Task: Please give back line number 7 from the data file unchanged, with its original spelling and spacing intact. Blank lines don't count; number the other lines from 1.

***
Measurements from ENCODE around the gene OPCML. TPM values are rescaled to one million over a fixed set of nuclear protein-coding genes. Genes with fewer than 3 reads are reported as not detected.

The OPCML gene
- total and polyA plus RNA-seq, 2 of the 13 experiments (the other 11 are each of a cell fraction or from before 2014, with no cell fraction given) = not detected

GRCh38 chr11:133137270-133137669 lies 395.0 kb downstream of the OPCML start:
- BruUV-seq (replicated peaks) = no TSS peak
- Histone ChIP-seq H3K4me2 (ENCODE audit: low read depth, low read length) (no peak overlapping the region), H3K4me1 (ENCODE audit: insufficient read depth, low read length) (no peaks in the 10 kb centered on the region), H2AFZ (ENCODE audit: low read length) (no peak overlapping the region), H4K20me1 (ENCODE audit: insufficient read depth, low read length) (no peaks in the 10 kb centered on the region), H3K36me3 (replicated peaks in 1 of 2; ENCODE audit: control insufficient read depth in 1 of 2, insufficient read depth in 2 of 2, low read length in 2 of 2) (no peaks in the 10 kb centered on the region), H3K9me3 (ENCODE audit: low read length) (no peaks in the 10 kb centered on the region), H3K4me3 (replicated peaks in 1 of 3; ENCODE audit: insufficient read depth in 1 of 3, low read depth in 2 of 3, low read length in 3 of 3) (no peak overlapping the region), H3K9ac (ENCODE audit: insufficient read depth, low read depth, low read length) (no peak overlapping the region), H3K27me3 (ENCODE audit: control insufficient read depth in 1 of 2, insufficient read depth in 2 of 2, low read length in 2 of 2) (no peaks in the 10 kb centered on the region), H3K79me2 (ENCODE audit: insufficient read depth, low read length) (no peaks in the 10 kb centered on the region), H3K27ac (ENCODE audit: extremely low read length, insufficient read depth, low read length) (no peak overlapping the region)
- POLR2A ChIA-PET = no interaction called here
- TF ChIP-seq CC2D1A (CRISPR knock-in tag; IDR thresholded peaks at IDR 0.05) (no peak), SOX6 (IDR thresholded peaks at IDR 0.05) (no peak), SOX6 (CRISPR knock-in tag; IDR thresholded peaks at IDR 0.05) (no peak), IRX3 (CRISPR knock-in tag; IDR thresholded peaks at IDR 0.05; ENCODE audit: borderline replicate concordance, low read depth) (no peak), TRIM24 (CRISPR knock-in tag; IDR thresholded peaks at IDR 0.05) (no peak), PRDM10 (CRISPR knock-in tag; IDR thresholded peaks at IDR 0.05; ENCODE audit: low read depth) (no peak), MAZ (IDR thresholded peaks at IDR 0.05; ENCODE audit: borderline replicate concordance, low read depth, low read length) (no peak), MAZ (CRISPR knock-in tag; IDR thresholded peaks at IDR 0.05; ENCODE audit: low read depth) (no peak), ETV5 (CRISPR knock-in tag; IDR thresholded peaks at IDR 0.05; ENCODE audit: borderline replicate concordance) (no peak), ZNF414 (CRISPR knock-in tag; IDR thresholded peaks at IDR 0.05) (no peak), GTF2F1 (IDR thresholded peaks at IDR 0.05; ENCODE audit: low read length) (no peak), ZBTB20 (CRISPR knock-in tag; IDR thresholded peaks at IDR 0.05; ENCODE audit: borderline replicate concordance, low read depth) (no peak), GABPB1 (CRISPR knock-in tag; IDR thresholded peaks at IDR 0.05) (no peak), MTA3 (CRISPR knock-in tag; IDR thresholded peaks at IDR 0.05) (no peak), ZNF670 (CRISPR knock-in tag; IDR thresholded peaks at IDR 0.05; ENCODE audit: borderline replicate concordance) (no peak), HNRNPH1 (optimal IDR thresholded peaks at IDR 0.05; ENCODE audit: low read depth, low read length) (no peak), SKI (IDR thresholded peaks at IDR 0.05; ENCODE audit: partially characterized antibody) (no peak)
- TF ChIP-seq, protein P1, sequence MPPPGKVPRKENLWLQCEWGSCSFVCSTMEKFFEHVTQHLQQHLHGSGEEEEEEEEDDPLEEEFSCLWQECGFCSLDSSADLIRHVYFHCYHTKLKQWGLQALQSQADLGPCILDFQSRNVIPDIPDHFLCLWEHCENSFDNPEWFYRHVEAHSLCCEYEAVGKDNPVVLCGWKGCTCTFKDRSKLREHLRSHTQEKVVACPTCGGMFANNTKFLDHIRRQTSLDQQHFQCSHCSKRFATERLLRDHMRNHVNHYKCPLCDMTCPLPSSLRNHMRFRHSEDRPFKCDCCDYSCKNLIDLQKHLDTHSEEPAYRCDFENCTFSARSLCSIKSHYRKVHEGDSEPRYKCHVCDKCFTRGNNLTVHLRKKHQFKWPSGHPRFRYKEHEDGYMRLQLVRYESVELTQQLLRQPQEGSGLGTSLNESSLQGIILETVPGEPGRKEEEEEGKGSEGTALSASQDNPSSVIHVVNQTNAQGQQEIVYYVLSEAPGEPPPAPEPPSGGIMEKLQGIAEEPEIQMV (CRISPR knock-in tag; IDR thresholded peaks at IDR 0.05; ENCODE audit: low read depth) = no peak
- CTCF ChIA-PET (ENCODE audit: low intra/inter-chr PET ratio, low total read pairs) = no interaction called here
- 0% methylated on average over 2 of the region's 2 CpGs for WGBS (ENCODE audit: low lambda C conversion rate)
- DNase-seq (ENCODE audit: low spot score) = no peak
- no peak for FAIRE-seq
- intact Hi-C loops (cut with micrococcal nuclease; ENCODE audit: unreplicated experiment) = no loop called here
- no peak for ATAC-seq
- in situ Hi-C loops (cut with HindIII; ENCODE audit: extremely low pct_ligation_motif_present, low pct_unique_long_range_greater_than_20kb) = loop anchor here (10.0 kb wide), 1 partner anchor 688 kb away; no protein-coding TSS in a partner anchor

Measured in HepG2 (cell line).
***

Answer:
- POLR2A ChIA-PET = no interaction called here